Keeping Up With Food Research

Even in modern society, where so many people are doing research about so many things, there are surprisingly many things we still don’t know about food. The Maillard reaction– important in browning of foods- wasn’t really understood until 1948, later than atomic bombs were launched. Nicholas Kurti famously said in 1969 that “it is a sad reflection on our civilization that while we can and do measure the temperature in the atmosphere of Venus we do not know what goes on inside our soufflés.” We don’t know that much about what role food played in human evolution, or what tannins in wine really are. That’s why it’s fun to keep up with food research.

Of course, there are many books to read from which you can learn. The Kitchen As Laboratory, for example, has many up-to-date examples of food research. But these are usually a few years out of date, and most books of these types are summaries of research, not the actual results themselves. On the other hand, there are academic food journals. Many are designed for people in industry- those actually dealing with food science in their jobs- and some articles can be rather technical. However, don’t get put off by this, as often just reading the title or paper abstract will give you the knowledge you want. Example of journals include Food Biophysics (some open-access) or Meat Science (no open access), and every now and then Science or Nature does a food article. Just to show that research articles are accessible, I’ll give some example papers from a new journal called Flavour, a journal I particularly like because it is entirely open access, meaning you don’t need to pay to read it.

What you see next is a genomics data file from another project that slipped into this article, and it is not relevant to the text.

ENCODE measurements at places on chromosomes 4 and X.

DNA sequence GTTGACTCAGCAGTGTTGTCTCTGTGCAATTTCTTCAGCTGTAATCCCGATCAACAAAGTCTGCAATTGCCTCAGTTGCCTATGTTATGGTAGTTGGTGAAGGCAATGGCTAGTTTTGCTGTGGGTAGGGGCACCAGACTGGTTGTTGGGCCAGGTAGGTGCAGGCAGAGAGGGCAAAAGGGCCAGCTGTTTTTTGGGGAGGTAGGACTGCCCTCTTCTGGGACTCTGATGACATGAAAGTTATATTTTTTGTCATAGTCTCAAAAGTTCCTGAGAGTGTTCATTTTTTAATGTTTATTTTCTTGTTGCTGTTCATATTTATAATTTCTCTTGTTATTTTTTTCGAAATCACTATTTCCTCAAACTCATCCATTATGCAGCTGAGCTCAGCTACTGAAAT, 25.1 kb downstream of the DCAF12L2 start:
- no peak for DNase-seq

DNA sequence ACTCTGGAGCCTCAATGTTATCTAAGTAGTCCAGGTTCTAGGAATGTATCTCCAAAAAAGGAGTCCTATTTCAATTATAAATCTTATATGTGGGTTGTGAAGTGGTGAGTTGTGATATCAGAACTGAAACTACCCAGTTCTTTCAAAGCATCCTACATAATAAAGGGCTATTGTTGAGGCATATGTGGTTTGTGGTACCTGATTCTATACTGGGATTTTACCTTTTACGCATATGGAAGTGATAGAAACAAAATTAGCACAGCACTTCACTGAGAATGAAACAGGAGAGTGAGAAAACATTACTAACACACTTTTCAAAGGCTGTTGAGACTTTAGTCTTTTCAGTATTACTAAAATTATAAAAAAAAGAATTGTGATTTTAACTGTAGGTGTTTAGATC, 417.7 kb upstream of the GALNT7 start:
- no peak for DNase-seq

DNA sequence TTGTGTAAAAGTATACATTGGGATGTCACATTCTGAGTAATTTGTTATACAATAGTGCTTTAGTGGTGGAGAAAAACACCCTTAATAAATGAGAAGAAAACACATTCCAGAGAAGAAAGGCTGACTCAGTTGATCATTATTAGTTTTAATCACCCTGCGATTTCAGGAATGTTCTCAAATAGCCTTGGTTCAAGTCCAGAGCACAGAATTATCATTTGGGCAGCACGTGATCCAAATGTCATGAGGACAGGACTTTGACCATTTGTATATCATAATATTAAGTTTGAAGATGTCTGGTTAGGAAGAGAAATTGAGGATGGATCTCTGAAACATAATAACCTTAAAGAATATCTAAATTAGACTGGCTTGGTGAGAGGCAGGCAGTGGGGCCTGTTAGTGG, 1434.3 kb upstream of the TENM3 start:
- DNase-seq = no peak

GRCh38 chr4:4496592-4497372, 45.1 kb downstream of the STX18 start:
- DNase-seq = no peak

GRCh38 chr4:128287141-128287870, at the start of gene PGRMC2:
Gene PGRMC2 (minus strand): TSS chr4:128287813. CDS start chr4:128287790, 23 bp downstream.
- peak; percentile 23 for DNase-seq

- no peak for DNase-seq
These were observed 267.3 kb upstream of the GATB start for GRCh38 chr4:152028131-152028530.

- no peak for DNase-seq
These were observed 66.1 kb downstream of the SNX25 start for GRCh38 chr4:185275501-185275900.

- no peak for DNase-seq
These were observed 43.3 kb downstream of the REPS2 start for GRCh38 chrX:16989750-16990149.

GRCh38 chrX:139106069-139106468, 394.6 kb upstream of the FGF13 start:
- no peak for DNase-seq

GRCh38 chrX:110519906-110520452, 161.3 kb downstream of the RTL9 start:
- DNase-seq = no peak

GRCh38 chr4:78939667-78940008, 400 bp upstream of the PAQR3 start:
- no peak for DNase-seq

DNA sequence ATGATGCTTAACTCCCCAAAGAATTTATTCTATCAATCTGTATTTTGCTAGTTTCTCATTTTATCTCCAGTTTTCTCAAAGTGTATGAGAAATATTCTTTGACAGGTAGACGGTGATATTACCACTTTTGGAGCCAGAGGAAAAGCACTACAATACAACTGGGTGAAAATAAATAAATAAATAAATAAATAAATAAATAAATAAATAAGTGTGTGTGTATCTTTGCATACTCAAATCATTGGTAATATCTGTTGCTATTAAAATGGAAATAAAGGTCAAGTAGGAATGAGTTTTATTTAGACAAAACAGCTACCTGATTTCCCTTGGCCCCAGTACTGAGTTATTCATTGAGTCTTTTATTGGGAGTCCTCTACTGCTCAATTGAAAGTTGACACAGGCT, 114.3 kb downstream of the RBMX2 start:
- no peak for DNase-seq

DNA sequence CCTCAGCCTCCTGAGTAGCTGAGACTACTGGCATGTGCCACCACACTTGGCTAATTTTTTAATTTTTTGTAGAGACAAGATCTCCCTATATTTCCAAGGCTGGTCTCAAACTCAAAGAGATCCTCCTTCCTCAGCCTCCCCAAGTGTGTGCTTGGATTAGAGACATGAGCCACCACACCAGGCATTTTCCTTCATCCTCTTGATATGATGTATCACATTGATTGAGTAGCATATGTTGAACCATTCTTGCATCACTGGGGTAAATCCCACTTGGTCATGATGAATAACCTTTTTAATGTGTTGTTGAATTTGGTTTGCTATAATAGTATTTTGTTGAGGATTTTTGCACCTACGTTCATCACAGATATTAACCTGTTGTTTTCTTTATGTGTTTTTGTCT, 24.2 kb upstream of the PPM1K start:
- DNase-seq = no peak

The edible cocktail: the effect of sugar and alcohol impregnation on the crunchiness of fruit.
This paper looks at what happens to the crunchiness of fruit when you inject alcohol into it, with applications to cocktail making. Unfortunately, in all their tests, it doesn’t look like there is a way to keep fruit crunchy, and alcoholic.

Heritable differences in chemosensory ability among humans.
This review paper looks at the genetic underpinnings of why we form flavours differently, with examples of genes involved in sweet and umami tastes.

Q&A: The Nordic food lab.
An interview with Lars Williams, head of the Nordic food lab, who talks about trends of scientific techniques in restaurants and some of his current areas of research into food, particularly de-bittering, that is, making foods taste less bitter.

Assessing the shape symbolism of the taste, flavour, and texture of foods and beverages.
This review paper looks at how we perceive foods and drinks, based on their shape. “For example, [people] typically match more rounded forms such as circles with sweet tastes and more angular shapes such as triangles and stars with bitter and/or carbonated foods and beverages…. Given that consumers normally prefer those food and beverage products that meet their sensory expectations, as compared to those that give rise to a ‘disconfirmation of expectation’, we believe that the targeted use of such shape symbolism may provide a means for companies to gain a competitive advantage in the marketplace.” Some interesting applications to food presentation here.

Discrimination of roast and ground coffee aroma.
This paper looks at evaluating the different aroma profiles for different stages in the coffee brewing process.

Review of ‘Educated tastes: food, drink, and connoisseur culture’ edited by Jeremy Strong.
A book review of a recent book to come out, on socio-economic food tastes.

Interesting stuff, in my opinion.